First Friday Virtual Exhibit
Zeraph Dylan Moore
What does it mean to 'become human'? Like most of you, I was taught that being human was about the separation between human beings and nature - the things we could and did do that animals could not; that trees and plants could not. Certainly we were different from the wind, water, and sky.
If there is another way to be human, can we find it? Where will we find it? In our wild selves, or in our quietness? Looking not down upon, but horizontally toward nature, we see its intelligence.
We might notice the brilliance of trees in the way they bring up the water from the soil to the tips of their branches. We could marvel at the gifts given to the smallest animals: Quick and nearly invisible, yet everywhere. We are surrounded by living, breathing intelligences. It is not too late for us to notice.
The problems of human destruction of nature are not only technical problems. They are problems of being and seeing.
In these strange times of pandemic, we find ourselves subject to the predation of nature's tiniest beings and are reminded and humbled. We are not at the top of the pyramid of being - we are not who we have imagined we were. In this time, we can step into a quietness, a watchful wondering, that invites us back into our deep selves.
From this moment, as from every moment, we can become human
Zeraph Dylan Moore is a Maine-based mixed-media abstract artist obsessed with texture, subtle tonal shifts and brilliant color. His work incorporates acrylics, textured paper, inks, gold and silver leaf, canvas strips and embroidery. In some works, copper scrap is repurposed, shaped, cut and enameled in a kiln, then sewn to the canvas.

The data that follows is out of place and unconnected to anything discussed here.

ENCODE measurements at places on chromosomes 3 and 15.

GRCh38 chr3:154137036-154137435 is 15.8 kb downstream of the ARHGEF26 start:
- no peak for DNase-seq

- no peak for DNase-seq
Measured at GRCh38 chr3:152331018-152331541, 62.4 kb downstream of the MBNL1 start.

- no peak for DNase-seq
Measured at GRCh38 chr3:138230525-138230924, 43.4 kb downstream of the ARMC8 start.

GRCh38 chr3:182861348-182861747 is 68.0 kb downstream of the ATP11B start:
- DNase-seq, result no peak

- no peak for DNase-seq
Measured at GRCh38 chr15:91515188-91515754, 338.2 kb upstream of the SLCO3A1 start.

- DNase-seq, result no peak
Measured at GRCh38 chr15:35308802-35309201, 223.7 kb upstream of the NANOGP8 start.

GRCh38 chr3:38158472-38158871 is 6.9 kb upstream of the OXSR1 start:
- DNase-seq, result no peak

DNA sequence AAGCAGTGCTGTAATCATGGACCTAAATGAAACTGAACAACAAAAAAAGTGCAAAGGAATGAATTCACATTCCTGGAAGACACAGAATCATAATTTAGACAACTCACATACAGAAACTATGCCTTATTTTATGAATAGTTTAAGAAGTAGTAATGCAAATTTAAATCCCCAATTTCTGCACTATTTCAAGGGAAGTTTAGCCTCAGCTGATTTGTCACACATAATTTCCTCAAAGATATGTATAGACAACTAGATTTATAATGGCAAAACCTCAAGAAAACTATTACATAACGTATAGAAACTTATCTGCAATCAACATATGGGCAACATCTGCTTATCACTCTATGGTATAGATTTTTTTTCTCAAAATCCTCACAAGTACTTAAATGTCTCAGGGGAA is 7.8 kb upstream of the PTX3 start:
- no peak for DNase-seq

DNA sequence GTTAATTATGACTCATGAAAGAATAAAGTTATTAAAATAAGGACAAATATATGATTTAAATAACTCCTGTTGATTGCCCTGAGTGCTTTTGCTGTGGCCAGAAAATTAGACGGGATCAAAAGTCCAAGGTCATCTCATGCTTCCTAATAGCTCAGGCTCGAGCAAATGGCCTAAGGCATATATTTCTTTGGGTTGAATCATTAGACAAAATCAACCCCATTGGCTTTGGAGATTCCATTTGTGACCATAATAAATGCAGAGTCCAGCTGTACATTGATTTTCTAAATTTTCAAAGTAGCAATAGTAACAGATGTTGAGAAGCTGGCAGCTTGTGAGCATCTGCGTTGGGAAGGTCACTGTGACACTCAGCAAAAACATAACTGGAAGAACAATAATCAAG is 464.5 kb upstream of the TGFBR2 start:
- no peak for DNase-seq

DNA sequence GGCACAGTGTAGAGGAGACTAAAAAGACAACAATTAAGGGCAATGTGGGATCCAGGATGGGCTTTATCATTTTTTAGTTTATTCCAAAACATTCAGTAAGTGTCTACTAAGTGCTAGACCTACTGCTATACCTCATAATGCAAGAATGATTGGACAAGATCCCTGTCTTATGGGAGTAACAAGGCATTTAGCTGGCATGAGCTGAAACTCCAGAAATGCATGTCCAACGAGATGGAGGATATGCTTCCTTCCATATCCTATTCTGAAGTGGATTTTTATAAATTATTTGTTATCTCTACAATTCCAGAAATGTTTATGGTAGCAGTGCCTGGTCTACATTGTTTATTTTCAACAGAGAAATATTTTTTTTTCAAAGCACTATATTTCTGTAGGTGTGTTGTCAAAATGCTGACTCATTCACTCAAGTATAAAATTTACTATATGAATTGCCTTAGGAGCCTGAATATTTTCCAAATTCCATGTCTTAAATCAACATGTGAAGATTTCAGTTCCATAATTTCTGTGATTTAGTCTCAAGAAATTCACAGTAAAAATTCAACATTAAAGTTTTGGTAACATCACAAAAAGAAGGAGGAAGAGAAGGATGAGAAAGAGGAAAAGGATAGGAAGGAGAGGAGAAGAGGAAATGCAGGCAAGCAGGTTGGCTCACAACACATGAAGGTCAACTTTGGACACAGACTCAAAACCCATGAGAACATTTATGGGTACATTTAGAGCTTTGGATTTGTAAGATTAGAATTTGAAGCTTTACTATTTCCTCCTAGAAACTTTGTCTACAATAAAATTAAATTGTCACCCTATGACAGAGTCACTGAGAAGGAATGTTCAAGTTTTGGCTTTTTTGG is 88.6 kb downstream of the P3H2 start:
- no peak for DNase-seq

In his work, Dylan explores the colors and textures of ecologies, from the coastal estuaries of Maine to the red sandstone formations of Arizona to the green coastal marshes of the Mississippi delta. Dylan is well-travelled across the United States by car, bicycle, and train and has been visually inspired by many diverse ecologies and landscapes encountered there.
Most recently, his work draws from the colors and textures of estuaries, beaches and the intertidal zone. This continues a lifelong fascination with “in-between” and changeable biomes such as marshes, swamps and tidal pools.
Dylan experiences a neuro-immune metabolic illness called CFS/ME (chronic fatigue syndrome/myalgic encephalomyelitis). This disease changed his life radically, resulting in a deeper investment in art, spirituality, and simply being present. He has documented his experiences with ME/CFS and his healing path through writing published across the web.